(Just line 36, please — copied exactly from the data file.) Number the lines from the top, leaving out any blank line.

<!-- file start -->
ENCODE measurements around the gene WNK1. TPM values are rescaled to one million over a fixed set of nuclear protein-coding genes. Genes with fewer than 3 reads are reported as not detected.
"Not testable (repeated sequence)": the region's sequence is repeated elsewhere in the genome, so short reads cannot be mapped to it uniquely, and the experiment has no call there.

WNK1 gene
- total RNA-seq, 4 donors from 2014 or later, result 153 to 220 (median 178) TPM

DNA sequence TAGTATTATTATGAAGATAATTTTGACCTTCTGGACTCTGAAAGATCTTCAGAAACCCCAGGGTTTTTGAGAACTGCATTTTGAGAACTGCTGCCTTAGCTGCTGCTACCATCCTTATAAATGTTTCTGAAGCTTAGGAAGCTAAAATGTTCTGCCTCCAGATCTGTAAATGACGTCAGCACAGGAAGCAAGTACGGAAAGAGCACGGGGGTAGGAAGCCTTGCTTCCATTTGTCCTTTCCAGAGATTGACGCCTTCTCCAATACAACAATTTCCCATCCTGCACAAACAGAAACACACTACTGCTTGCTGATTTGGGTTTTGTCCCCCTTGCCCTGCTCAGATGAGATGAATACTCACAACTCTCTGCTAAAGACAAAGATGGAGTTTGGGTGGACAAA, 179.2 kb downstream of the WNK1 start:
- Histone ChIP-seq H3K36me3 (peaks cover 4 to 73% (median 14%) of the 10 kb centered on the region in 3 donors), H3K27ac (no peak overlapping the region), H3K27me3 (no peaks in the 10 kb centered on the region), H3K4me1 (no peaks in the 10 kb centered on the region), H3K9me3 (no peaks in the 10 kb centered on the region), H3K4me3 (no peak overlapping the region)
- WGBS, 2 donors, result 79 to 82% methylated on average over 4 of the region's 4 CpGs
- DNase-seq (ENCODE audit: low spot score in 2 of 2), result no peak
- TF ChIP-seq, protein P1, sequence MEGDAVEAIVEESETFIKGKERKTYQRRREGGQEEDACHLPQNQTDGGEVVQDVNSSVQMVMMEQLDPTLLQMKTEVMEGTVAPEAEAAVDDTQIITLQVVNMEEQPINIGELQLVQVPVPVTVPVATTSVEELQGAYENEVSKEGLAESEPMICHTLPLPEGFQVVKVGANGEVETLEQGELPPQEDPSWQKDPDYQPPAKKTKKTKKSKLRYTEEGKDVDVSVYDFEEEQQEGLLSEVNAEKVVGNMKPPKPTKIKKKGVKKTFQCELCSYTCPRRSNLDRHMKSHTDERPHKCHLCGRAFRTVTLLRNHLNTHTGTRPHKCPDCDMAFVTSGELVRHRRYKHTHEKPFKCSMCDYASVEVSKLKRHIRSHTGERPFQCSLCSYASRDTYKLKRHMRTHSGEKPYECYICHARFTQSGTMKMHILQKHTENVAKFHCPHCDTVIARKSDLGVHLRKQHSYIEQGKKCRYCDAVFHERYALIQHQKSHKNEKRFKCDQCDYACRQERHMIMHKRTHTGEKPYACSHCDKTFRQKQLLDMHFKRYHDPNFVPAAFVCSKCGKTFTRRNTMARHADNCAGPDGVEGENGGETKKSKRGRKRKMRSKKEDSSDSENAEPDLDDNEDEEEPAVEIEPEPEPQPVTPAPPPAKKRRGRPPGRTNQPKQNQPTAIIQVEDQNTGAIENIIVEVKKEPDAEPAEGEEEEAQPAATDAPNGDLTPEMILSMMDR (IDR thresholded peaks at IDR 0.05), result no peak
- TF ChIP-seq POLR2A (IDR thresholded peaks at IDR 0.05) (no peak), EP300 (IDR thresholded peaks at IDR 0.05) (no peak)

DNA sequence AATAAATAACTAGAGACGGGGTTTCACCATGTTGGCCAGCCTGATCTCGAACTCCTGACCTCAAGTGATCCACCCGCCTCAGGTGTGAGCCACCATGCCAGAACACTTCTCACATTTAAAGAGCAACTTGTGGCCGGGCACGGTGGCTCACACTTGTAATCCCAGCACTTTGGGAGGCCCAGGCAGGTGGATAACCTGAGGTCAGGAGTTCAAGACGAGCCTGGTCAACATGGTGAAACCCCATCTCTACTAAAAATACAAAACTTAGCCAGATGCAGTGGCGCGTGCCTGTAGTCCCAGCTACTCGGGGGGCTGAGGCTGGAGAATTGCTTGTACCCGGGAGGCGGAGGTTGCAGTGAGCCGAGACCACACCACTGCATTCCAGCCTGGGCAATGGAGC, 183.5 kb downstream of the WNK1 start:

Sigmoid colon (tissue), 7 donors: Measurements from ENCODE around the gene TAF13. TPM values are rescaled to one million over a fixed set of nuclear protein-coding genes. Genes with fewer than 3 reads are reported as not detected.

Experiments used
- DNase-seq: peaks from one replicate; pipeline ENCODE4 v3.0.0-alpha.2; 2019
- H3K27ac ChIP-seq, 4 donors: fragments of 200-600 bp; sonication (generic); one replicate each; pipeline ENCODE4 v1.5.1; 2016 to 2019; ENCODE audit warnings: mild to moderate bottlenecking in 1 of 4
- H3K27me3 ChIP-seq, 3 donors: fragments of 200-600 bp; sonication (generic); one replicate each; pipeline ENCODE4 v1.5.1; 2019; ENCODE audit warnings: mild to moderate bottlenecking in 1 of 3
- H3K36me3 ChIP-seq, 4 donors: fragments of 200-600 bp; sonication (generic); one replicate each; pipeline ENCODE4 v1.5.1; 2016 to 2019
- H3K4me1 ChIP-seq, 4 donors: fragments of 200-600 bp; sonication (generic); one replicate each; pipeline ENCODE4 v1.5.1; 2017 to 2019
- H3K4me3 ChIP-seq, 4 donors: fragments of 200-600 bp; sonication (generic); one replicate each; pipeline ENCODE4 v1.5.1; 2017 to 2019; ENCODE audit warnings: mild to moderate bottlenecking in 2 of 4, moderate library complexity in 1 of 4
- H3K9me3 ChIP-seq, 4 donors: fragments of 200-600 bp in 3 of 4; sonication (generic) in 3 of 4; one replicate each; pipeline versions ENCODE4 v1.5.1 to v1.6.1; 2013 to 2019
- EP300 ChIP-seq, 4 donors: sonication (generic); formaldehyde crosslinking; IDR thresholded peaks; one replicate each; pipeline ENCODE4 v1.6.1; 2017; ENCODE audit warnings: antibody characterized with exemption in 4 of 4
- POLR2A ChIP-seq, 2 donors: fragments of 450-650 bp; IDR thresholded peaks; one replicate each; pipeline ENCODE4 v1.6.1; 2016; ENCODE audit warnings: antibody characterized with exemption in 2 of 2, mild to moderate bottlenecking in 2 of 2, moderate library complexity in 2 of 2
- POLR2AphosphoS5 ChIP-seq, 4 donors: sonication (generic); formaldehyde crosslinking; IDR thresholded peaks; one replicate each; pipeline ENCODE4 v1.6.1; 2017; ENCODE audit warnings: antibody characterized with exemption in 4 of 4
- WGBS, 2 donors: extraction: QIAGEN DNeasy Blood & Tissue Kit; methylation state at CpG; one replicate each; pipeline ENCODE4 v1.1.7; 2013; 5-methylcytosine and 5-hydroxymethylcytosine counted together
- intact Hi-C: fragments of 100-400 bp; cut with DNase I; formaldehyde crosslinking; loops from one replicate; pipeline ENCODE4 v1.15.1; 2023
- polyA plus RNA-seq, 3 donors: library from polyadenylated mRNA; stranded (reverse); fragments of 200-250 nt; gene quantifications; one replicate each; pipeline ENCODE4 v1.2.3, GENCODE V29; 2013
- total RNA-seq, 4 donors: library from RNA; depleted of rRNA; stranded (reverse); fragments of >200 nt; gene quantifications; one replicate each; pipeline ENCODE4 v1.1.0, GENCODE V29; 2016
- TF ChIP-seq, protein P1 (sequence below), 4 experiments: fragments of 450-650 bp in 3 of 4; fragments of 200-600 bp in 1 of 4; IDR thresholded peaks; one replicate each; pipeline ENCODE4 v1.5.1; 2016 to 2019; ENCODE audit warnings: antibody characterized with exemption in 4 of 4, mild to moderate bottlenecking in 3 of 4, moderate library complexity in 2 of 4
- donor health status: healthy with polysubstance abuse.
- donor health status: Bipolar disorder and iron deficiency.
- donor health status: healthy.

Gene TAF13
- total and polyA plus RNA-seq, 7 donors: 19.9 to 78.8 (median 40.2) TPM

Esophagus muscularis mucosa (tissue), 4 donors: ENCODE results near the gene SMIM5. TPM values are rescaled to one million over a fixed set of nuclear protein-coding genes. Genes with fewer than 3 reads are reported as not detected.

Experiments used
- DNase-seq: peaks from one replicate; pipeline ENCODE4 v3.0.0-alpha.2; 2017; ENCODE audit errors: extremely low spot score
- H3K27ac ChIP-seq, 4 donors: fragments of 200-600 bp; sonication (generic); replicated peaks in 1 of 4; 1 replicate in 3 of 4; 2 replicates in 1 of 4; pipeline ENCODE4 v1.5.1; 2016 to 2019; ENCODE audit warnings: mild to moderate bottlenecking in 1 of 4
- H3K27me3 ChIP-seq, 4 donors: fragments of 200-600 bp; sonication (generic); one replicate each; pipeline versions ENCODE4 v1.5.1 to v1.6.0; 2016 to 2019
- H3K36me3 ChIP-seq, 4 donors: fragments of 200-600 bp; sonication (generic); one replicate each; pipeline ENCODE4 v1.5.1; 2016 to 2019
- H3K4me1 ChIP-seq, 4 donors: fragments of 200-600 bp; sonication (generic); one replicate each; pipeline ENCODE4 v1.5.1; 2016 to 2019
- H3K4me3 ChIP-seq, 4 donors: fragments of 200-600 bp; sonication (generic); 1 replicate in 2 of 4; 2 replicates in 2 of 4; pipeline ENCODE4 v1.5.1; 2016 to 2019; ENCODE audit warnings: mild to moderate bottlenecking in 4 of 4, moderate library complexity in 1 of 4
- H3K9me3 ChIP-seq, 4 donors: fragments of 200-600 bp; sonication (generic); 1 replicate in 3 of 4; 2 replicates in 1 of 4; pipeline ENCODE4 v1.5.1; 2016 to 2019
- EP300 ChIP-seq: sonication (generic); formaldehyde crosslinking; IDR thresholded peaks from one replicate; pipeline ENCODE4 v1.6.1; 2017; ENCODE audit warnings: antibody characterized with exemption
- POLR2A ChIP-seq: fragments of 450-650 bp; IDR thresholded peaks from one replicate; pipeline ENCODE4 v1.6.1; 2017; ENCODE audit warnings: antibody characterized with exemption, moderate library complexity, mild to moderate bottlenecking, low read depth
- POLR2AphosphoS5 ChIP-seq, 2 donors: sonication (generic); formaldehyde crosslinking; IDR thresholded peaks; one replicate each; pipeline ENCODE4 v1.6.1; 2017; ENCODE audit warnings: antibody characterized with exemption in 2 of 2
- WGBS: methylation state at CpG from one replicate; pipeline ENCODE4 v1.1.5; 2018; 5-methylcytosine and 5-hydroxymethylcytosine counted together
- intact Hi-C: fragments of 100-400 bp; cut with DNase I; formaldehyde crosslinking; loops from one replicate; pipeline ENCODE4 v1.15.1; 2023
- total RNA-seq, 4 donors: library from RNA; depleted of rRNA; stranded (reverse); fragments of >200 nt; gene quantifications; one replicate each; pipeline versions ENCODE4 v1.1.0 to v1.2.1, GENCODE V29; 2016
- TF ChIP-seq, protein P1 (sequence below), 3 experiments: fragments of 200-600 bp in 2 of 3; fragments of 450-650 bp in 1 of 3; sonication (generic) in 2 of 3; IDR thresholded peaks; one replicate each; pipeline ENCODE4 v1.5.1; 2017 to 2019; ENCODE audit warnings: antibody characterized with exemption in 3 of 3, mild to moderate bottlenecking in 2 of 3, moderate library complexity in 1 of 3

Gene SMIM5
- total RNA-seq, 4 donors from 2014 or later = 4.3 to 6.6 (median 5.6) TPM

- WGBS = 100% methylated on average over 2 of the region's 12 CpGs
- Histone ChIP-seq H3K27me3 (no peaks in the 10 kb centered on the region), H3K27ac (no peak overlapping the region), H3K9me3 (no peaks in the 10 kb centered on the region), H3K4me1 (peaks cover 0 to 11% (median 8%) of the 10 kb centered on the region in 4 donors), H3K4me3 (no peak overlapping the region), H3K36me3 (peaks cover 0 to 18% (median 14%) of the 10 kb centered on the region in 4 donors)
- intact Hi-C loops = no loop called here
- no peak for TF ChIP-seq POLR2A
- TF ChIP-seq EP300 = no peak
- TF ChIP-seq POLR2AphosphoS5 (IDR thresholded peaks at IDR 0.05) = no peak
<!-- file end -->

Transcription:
- DNase-seq: peaks from one replicate; pipeline ENCODE4 v3.0.0-alpha.2; 2017; ENCODE audit errors: extremely low spot score